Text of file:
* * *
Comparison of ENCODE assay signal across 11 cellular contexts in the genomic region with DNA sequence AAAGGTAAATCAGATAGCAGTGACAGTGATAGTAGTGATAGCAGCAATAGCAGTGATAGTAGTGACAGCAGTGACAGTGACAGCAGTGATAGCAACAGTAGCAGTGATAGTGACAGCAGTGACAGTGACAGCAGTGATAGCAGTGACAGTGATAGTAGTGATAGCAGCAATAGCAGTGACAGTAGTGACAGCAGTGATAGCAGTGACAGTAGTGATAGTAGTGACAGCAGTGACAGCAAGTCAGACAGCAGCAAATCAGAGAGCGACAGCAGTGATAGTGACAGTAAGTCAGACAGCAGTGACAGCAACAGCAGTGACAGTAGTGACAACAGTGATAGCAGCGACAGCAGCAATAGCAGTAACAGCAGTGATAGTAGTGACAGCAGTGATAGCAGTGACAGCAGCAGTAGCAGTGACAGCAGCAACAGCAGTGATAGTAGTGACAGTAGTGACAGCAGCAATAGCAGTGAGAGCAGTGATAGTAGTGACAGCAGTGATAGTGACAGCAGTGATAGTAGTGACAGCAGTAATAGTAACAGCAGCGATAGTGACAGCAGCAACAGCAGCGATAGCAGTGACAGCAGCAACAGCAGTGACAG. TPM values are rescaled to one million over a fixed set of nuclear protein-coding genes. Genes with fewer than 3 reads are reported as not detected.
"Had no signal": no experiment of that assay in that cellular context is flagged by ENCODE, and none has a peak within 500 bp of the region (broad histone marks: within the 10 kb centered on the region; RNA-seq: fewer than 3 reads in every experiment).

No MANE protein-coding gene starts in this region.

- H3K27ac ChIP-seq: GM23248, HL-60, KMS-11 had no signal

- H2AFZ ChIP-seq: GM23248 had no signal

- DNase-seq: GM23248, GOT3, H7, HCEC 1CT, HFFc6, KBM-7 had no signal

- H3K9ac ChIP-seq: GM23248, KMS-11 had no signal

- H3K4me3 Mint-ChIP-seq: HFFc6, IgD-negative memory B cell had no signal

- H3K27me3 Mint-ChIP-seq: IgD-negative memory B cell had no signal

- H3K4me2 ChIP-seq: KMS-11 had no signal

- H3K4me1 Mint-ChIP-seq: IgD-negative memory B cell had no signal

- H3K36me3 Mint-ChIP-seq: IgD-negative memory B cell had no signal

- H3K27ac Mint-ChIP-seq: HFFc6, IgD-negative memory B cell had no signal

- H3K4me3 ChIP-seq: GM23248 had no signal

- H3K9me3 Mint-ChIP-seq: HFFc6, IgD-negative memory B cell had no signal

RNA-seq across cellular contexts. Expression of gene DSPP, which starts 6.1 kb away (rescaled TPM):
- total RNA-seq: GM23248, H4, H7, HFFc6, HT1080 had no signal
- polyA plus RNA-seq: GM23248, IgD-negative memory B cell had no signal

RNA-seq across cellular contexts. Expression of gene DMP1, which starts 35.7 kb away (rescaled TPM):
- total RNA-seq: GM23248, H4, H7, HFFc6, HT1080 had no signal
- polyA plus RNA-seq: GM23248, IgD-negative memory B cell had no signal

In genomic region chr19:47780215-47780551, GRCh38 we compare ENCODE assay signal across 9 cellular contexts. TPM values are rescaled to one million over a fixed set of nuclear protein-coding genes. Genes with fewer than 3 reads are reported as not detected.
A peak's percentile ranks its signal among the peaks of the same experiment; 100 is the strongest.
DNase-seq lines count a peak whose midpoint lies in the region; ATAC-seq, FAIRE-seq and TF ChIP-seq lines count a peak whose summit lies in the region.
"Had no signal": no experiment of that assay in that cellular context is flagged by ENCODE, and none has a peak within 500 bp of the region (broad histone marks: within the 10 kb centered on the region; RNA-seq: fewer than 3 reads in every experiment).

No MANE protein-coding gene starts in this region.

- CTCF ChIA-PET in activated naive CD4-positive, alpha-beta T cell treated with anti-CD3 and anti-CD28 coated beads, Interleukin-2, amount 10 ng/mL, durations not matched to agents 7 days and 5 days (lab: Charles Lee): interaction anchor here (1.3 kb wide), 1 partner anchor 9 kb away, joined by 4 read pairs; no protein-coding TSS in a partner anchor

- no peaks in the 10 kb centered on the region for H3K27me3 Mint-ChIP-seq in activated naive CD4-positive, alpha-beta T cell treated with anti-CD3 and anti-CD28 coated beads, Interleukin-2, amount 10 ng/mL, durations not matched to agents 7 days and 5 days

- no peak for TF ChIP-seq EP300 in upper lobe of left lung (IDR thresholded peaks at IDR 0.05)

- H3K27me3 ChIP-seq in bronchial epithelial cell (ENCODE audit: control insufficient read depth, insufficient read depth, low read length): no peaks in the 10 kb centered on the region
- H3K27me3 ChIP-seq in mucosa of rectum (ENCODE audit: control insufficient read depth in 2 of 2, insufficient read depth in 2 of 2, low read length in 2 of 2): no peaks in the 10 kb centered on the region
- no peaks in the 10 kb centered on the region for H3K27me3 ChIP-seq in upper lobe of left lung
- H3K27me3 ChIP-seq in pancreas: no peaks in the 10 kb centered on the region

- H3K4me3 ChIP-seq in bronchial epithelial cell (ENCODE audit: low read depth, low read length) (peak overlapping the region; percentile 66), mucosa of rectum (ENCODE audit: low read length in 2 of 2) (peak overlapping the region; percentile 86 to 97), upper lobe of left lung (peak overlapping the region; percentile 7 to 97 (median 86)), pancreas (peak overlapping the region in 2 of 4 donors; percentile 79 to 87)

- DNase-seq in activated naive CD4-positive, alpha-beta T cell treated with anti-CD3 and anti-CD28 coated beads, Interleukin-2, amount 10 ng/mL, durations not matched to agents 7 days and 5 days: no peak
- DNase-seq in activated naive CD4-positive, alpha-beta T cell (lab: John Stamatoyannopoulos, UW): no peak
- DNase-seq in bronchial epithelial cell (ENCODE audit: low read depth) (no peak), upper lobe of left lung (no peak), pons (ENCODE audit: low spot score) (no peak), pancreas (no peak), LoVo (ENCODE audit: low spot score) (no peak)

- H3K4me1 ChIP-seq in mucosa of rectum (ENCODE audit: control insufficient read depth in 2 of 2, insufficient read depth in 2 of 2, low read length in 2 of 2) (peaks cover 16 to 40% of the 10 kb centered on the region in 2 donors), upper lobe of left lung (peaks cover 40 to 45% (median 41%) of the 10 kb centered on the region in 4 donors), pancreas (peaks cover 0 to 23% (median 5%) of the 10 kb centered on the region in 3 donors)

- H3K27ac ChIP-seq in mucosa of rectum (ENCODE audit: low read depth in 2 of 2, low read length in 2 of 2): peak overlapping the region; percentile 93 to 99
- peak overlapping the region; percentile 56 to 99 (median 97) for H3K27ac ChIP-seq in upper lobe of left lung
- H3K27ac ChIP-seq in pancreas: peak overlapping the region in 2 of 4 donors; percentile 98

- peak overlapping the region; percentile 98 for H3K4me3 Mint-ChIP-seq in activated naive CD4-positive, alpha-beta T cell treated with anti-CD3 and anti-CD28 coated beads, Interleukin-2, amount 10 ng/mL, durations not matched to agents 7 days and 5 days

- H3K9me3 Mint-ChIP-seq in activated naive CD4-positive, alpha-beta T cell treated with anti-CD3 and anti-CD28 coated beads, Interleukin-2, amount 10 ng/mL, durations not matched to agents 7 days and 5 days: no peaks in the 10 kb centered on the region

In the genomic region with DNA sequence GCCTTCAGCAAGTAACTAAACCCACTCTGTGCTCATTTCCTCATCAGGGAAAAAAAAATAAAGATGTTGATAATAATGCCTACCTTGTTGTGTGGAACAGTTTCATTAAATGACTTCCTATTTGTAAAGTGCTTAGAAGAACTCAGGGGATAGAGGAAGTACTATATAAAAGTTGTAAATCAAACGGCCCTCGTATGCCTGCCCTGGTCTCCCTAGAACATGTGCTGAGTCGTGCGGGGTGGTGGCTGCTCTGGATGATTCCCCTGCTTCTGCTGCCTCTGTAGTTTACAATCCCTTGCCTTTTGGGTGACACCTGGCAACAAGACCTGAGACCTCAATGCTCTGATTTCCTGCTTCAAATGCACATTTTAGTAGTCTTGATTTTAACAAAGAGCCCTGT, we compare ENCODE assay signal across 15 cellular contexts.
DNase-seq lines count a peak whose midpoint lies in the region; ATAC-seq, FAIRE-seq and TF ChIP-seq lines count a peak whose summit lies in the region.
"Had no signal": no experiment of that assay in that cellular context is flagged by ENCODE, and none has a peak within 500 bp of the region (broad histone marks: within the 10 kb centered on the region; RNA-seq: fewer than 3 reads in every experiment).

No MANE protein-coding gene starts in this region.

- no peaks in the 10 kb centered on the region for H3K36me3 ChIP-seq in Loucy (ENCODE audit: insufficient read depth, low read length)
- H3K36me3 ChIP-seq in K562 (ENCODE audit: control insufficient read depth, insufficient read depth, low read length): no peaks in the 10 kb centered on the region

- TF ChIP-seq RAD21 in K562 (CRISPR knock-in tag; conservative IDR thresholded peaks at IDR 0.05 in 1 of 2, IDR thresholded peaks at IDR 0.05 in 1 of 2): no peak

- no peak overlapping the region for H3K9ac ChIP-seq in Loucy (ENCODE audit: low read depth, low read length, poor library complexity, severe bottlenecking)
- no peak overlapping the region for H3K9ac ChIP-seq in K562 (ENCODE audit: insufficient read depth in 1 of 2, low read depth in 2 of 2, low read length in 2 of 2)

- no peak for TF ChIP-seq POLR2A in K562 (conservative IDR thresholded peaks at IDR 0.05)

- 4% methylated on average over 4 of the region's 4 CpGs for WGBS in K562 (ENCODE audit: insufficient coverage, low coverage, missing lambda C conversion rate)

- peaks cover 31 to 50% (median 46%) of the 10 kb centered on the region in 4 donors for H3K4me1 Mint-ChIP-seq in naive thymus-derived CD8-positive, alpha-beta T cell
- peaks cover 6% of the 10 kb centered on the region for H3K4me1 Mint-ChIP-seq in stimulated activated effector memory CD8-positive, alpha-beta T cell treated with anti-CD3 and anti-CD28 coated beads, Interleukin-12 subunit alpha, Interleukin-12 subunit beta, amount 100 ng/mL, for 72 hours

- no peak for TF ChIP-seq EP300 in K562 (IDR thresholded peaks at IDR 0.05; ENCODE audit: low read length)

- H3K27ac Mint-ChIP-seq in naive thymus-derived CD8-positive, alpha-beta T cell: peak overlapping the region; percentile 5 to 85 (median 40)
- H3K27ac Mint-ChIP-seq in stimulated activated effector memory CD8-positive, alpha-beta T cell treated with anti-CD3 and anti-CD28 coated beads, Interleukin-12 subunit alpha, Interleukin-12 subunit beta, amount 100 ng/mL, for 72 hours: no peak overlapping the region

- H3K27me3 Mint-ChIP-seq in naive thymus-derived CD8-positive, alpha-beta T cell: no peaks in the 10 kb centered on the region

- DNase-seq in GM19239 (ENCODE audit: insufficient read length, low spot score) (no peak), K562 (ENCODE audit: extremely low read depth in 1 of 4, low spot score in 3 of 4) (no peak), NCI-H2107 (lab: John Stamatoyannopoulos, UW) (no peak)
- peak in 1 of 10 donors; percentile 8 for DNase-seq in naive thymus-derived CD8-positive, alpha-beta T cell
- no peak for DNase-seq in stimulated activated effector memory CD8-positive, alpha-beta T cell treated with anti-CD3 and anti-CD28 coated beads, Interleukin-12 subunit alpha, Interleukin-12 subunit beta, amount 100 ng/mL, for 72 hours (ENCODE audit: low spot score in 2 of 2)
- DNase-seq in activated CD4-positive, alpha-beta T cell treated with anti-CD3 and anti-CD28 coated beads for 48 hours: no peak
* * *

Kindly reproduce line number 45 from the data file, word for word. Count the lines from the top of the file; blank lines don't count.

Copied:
DNase-seq lines count a peak whose midpoint lies in the region; ATAC-seq, FAIRE-seq and TF ChIP-seq lines count a peak whose summit lies in the region.